Cover all edges with steel at least .06" thick (1.6mm; 16 gauge)
Apply anti-chew product to all other wood surfaces

Sacrifice Pens

When horses must be in off pasture, well-drained, sheltered pens come in very handy.

Fugitive Dust

Airborne particulate matter that arises from bare patches of earth such as fields, vacant lots, overgrazed pastures, horse

ens, arenas, and round pens.

Nuisance, health concern and could be legal issue with neighbors.

Prevention includes

No overgrazing

Minimize work on windy days

Apply dust suppression (water, chemicals)

Pave or gravel roads and paths

Minimize areas disturbed

Keep excavation to a minimum on construction sites


BUDGET

  • Think Ahead and………save Money
  • Be Innovative and save Money

Feed Grain and Hay by Weight…….. not Volume

  • To avoid overfeeding, underfeeding, and colic
  • And to save money

Buy Hay in Bulk

Factor in labor, fuel cost, delivery cost and/or convenience, and feeding convenience below. Using some sample prices from recent Colorado hay sales.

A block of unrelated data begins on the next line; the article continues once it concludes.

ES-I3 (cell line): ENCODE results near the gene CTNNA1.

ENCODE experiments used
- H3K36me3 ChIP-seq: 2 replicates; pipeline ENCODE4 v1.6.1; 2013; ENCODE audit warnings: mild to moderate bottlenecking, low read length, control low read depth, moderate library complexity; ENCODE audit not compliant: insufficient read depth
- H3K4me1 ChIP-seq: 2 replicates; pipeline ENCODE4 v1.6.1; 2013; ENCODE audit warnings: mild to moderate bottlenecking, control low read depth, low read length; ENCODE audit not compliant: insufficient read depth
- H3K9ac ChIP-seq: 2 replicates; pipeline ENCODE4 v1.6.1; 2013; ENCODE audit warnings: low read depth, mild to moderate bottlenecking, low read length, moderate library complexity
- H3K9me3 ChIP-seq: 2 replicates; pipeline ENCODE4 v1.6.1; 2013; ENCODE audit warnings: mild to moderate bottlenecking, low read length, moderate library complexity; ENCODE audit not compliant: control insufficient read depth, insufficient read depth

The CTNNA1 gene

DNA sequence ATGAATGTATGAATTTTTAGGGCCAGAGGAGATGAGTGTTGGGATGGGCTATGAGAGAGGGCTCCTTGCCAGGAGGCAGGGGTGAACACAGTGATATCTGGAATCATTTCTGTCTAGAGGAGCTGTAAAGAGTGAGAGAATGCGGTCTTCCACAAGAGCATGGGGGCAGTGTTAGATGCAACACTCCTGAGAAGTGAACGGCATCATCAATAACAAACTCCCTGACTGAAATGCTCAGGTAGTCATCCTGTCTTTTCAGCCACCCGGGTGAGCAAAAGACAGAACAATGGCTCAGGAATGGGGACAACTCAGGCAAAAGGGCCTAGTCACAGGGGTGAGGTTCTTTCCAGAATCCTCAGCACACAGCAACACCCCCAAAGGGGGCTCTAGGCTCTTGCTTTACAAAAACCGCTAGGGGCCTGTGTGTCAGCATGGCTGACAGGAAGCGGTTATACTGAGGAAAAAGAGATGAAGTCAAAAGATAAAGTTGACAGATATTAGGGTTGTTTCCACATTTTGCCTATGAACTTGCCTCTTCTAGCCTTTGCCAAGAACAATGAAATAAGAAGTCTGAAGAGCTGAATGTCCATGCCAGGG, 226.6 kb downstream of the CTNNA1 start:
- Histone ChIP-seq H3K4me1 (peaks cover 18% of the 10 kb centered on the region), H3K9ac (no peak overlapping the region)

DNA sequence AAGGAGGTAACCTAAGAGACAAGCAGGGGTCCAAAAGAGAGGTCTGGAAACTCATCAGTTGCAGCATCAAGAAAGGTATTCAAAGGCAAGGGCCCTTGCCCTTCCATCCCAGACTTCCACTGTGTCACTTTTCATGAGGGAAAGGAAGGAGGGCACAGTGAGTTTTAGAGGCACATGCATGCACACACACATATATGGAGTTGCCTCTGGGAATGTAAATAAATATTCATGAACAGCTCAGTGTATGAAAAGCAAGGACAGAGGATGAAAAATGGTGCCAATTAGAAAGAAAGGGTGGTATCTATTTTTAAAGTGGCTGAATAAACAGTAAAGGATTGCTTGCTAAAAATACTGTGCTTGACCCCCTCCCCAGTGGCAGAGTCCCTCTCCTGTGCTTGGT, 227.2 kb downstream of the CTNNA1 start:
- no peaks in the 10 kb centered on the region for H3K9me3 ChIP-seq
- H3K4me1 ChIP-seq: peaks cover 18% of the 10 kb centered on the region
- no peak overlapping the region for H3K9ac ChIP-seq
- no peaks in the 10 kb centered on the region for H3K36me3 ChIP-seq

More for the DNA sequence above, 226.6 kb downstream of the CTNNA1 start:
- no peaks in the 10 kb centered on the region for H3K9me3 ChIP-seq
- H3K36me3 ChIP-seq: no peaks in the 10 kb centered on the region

50# small grass bales
Bale
Ton
Small bales- store
$6
$240
Small bales - stack 20
$5
$200
Small bales - stacker
$4
$160
Small bales- field
$3.50
$140
Small bales - semi trailer
$3.50
$140
Large bales - semi trailer
$105

 


TIME

  • Save time by being on time
  • Stay on schedule with farrier & veterinarian
  • Make an annual TO DO list
  • Get organized

Annual TO-DO List (example)

  • Buy hay
  • Spread manure
  • Remove bot eggs
  • Breeding program dates
  • Gelding
  • Annual immunizations
  • Taxes
  • Dental care
  • Insurance due
  • Registrations

Organization examples

  • A place for everything
  • And everything in its place
  • Especially important when several people use the same equipment and facilities

2007 Cherry Hill, all rights reserved.

The information contained on this site is provided for general informational and educational purposes only.
The suggestions and guidelines should not be used as the sole answer for a visitor's specific needs.